#YesAllMen Are Responsible

#YesAllMen Are Responsible May 30, 2014

Last Saturday in California a young man carried out a killing spree that appears to have ended in suicide. He had already promised his rampage in videos on the internet which had already gotten the attention of his therapist, his family, and the police. He also wrote a lengthy manifesto. Between his manifesto, his videos, and internet forum postings he has made clear a great deal about his obsessions. He was a 22 year old virgin who had never so much as kissed a girl. He was anguished that he had missed out on the hedonistic sex that was supposed to be a highlight of college. He blamed all women everywhere for collectively not having sex with him and was going to punish them collectively by symbolically murdering sorority girls in an indiscriminate fashion. While he was at it, as part of his massacre, he was going to also indiscriminately murder men whom he perceived to be sexually successful where he was a failure.

Conversations and arguments have raged across the social media landscape in the aftermath of this attack. In this post, I want to address a number of the emergent controversies. I want to offer my perspective on what’s really at stake in them and what the most rational and ethical responses to them should be.

First of all, many people are inferring that he is mentally ill. I think they do that for several reasons, some understandable, but all problematic.

The strategic reason that I think people leap to brand everything about him, from his mind to his words to his deeds, as “crazy” is that it serves to disqualify his violent, hateful rhetoric as not worth listening to at all and his deeds as not worth emulating at all. It’s a way of signaling to people: “Read his writings and watch his videos only with a psychologist’s eye towards understanding the intricacies of how a broken human mind might work. His thinking is a disturbing pathological curiosity, far beyond the pale of reason, beneath refutation, and incapable of influencing anyone not equally sick.” Simply as a marginalization strategy, aimed at containing toxic ideas, this is shrewd. Stigmatizing ideas is a social and emotional tactic for influencing people. People can be very irrational, so exploiting such means, in addition to rational arguments, is to level a full approach at containing terrible notions.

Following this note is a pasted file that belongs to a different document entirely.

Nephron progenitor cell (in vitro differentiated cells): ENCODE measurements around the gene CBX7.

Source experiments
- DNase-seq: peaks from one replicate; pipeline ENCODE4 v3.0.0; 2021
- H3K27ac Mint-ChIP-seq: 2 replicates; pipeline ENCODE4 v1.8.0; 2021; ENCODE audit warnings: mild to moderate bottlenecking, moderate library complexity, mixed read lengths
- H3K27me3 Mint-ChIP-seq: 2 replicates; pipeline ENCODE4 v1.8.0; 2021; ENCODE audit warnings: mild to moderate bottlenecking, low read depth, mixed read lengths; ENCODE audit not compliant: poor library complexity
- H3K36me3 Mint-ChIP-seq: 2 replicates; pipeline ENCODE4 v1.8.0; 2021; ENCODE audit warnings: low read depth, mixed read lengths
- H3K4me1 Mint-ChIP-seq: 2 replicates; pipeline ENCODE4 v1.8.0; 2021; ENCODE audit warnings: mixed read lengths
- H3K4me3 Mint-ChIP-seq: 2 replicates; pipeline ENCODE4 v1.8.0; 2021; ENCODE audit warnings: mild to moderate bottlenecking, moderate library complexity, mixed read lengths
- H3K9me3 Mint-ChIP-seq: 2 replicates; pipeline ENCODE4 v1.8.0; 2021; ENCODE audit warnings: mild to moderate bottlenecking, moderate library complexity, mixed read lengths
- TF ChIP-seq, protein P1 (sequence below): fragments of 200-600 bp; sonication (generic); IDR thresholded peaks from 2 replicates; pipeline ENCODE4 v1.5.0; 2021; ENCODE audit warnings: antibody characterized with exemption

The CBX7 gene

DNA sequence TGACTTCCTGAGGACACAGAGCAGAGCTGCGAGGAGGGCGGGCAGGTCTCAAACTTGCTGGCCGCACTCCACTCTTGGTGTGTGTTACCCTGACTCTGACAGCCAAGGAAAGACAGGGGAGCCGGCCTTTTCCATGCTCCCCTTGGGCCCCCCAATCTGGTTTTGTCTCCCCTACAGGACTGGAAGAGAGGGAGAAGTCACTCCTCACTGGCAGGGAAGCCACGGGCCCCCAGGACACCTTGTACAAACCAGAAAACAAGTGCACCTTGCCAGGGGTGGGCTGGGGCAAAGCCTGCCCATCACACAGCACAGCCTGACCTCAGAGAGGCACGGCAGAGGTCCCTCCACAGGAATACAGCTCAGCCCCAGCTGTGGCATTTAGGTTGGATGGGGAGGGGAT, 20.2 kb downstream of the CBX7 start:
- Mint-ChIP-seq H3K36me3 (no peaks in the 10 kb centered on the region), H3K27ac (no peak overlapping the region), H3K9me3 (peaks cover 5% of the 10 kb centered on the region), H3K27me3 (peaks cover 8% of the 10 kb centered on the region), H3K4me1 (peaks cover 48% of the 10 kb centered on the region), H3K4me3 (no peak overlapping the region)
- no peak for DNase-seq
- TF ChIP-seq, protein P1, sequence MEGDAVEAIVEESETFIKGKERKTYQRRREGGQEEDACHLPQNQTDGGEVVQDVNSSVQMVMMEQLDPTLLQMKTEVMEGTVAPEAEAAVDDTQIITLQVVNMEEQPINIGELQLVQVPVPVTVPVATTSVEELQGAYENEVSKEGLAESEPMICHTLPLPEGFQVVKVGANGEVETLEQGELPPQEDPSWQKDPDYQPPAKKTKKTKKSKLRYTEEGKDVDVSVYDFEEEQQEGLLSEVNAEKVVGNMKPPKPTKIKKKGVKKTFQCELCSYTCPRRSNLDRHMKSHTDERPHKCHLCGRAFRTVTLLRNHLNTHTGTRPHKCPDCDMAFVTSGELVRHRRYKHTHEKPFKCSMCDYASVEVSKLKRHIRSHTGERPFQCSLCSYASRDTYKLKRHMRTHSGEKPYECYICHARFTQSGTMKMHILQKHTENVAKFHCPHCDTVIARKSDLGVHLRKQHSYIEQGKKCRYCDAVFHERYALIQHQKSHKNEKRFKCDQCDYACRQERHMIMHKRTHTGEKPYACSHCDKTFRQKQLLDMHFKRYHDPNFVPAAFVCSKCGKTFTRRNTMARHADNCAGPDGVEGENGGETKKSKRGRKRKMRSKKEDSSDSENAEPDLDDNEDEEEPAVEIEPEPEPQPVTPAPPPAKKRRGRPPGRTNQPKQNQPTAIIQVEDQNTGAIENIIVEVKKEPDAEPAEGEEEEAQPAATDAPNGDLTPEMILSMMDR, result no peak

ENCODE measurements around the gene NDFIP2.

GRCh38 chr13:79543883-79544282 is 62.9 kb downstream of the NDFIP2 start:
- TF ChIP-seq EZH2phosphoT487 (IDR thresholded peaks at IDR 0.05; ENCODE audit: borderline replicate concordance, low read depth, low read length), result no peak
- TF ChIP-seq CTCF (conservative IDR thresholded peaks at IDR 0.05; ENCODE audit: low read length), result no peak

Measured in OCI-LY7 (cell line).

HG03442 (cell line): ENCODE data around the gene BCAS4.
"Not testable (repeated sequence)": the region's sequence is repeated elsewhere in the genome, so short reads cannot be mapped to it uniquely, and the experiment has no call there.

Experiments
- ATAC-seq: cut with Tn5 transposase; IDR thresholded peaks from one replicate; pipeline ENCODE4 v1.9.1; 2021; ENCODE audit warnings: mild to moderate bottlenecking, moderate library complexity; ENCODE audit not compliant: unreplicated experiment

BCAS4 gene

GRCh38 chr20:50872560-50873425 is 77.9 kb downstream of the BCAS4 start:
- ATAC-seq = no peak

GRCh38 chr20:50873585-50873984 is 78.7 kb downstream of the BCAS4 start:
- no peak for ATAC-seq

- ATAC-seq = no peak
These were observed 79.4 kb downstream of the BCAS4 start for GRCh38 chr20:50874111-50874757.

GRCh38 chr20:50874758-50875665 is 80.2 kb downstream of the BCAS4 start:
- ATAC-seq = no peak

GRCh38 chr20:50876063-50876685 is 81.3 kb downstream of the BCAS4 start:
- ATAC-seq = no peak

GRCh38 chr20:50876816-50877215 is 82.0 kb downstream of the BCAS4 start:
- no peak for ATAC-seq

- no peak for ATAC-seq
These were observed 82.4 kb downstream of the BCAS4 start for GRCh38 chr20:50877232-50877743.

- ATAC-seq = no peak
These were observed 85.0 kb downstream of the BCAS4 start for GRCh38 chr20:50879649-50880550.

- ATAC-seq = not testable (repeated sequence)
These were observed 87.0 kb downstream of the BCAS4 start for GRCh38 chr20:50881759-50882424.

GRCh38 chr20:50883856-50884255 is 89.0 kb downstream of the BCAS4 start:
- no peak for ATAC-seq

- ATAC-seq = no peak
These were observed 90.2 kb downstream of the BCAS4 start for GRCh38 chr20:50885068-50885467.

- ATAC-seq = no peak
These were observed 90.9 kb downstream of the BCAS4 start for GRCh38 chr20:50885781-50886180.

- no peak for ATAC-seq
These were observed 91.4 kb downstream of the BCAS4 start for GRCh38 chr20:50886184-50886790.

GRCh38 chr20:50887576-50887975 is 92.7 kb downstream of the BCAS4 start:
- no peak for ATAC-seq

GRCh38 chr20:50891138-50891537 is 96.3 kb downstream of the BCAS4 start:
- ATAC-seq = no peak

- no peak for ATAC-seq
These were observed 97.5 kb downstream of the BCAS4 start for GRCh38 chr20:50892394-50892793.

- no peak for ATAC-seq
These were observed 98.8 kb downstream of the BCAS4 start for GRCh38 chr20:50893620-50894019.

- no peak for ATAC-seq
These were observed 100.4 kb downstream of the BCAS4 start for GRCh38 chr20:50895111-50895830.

There are problems though. For one thing, it’s difficult to know if it’s literally true that he was mentally ill–unless we’re going to define mass murder or murder-suicide as intrinsically insane actions as seems to be some people’s knee jerk conflation. The question is what the use is in saying that? One reason someone might say that is to shut down all inquiries as to how we as a culture might be doing something wrong that we can correct. Automatically leaping to neurological pathologies as completely causally explanatory whenever someone does something extremely and irrationally violent shuts down investigations of whether there are cultural pathologies that were at least part of the equation.

This is very troubling to me. We cannot stop all neurological sources of violence but we can be proactively responsible about what kind of culture we have and so as a culture our focus should be on what we can control. And by what we can control I don’t just mean “how we can rein in the dangerously mentally ill better”. As many people have pointed out, the mentally ill are more likely to be victims of violence than perpetrators. Scapegoating them as a group of people or, as is happening in this case, implying falsely that people with Asperger’s or autism somehow are generally a public menace who can at any moment go on killing sprees is dangerous and counterproductive.